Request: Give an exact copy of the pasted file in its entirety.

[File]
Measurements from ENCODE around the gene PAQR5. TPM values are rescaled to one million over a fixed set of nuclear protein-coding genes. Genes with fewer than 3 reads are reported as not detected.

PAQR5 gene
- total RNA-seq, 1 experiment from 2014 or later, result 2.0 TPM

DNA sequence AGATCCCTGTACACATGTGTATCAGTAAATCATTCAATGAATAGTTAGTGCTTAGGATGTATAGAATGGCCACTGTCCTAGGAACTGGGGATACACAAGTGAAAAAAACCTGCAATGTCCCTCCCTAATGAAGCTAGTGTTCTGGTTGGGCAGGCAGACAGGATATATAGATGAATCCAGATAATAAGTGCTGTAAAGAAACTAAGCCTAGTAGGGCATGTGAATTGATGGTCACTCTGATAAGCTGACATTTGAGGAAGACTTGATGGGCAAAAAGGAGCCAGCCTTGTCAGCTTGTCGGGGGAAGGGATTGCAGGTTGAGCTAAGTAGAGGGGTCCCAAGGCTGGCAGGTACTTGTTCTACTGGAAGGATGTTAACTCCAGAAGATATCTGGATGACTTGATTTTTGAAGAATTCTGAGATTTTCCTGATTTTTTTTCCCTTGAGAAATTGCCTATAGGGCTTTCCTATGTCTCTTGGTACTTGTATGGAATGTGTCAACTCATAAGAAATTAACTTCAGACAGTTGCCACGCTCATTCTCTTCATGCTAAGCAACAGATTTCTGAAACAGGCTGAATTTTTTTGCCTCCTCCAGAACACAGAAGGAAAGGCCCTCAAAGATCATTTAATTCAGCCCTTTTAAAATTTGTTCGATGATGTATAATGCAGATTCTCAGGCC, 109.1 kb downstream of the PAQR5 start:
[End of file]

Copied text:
Measurements from ENCODE around the gene PAQR5. TPM values are rescaled to one million over a fixed set of nuclear protein-coding genes. Genes with fewer than 3 reads are reported as not detected.

PAQR5 gene
- total RNA-seq, 1 experiment from 2014 or later, result 2.0 TPM

DNA sequence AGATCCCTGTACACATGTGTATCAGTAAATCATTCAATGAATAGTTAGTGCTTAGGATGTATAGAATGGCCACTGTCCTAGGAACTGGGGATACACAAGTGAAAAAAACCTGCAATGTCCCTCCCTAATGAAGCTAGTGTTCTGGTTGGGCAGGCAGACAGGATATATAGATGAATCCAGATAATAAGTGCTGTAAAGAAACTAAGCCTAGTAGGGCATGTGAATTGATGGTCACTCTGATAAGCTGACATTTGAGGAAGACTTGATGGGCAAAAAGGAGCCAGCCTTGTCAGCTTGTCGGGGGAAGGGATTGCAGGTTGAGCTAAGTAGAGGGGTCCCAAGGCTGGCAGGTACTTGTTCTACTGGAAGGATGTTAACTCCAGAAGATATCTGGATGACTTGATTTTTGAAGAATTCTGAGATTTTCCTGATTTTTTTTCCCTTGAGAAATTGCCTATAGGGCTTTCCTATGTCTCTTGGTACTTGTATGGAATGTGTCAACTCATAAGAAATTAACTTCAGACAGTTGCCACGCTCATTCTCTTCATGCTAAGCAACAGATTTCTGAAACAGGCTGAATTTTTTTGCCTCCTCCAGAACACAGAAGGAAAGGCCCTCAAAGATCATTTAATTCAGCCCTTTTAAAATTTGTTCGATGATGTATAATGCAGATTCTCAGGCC, 109.1 kb downstream of the PAQR5 start: